I’d been looking for some places to visit that are easily accessible by train and I was surprised to find a pretty cheap ticket to Ely for less than £10 so decided that it was time to tick off Ely Cathedral from my to do list.
Posts Tagged With: photo post
In 2022 it will be 100 years since Tutankhamun’s tomb was discovered and this tour of treasures from the tomb which is visiting cities around the world is to celebrate both that and the construction of the Grand Egyptian Museum where all of these items will return, many of which have never been outside of Egypt before.
The Heights of Abraham in Matlock Bath has been on my to do list for a long time and I finally decided to go while we were having some sunny weather. As I travelled by train I was able to use my train ticket to get a 20% discount on the entrance price and the cable car station (yes, you can travel by cable car up to the Heights) is only a short walk away from Matlock Bath Railway Station.
Lincoln Castle is directly opposite Lincoln Cathedral and I visited both with a joint ticket of £18. Built in 1068 by William the Conqueror the castle is also the site of a Victorian prison, one of only four original copies of the Magna Carta and Lincoln’s Crown Court, which is still in use today.
Currently a Next store this used to be the Bourne and Hollingsworth Department Store which moved to Oxford Street in 1902 though it was built in 1894. The art deco remodelling happened in 1928. It closed in 1985 during which time the building was also known as the The Plaza Oxford Street.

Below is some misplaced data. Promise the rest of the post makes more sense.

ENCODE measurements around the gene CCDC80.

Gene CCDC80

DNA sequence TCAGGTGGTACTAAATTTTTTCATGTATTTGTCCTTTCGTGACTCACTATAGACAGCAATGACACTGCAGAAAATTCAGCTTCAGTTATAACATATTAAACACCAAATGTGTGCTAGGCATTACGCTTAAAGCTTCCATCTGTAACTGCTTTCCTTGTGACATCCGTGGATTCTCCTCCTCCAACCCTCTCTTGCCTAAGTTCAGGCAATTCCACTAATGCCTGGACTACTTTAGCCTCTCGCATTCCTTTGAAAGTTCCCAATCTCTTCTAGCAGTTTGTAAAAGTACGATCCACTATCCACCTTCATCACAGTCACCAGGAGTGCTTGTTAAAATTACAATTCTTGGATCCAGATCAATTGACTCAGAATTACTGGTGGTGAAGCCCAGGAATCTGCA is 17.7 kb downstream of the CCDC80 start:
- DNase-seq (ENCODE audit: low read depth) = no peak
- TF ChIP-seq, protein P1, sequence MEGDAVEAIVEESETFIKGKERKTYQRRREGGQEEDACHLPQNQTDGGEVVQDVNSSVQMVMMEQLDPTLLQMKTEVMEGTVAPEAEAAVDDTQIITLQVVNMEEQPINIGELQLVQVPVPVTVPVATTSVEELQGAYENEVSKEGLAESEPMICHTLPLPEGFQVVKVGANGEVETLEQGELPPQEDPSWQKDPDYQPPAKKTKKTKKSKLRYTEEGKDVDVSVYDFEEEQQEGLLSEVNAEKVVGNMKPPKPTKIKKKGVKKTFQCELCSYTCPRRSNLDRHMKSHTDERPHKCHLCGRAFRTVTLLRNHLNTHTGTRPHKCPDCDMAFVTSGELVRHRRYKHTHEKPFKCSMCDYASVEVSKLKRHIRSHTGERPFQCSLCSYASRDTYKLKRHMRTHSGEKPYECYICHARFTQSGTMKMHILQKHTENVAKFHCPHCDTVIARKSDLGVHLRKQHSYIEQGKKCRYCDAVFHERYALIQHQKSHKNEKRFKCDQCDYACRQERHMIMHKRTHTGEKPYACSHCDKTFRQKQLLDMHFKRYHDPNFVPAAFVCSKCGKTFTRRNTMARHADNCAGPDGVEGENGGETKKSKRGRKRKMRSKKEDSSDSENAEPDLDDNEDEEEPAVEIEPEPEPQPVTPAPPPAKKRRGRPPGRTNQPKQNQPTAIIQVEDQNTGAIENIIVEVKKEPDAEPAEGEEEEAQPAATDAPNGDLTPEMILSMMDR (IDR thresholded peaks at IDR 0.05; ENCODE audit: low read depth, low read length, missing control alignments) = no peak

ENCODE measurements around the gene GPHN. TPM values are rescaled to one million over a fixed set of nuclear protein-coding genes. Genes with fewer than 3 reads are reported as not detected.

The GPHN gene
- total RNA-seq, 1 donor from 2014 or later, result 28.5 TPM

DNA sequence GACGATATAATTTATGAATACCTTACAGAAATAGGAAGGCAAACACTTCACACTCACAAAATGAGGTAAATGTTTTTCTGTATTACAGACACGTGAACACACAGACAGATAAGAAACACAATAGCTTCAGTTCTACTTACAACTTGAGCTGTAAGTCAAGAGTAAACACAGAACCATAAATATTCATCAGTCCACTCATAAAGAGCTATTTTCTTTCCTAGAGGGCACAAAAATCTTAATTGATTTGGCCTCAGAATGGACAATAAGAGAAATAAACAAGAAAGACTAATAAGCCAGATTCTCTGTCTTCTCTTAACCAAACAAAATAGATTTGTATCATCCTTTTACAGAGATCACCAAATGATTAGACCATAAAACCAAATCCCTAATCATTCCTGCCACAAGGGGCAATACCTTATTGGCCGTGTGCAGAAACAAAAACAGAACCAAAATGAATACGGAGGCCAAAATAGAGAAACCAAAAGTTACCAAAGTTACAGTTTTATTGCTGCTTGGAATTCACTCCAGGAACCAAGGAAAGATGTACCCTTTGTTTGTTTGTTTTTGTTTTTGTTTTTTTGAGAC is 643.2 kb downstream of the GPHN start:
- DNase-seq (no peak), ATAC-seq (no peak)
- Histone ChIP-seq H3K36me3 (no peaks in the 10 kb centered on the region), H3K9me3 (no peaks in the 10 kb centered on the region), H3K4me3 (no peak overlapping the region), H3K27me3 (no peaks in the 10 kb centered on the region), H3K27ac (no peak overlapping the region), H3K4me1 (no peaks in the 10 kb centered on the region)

Lincoln is only an hour or so away from Nottingham so I decided to take a trip there recently and bought a joint ticket to both the Cathedral and Lincoln Castle which was well worth the price of £18. An easy-ish walk from the railway station (there is a steep hill involved though buses are also available) some of the Cathedral was under scaffolding when I visited but that didn’t detract from the impressiveness of the building.
The House of St Barnabas, previously the House of Charity, is a Grade I listed Georgian building off of Soho Square in London. It was built around 1744; it was a residential house until 1811 and was used by the Metropolitan Board of Works and then the office of Sir Joseph Bazalgette, famous for creating London’s sewer system.
On a recent trip to London I had some hours to kill and decided to take a look at St Patrick’s Catholic Church, Soho Square.
Earlier this year I took a walk around Sycamore Park in Nottingham. There’s not a great deal to see there, but there were some people taking advantage of the basketball court. What we did enjoy was discovering these steps, leading up past St Ann’s Allotments on the right (not accessible from here).
Opposite Coppice Park is Hine Lodge. This used to the gardener’s lodge for the Old Coppice Hospital (formerly the Coppice Asylum) a psychiatric hospital that like the Lodge was designed by T. C. Hine and his son G. T. Hine. The Coppice Hospital was constructed between 1857 and 1859 for typically middle class private patients and has since been converted into residential flats. The Lodge is also now a private cottage and since these photos were taken I’ve noticed that some renovation works appear to have taken place.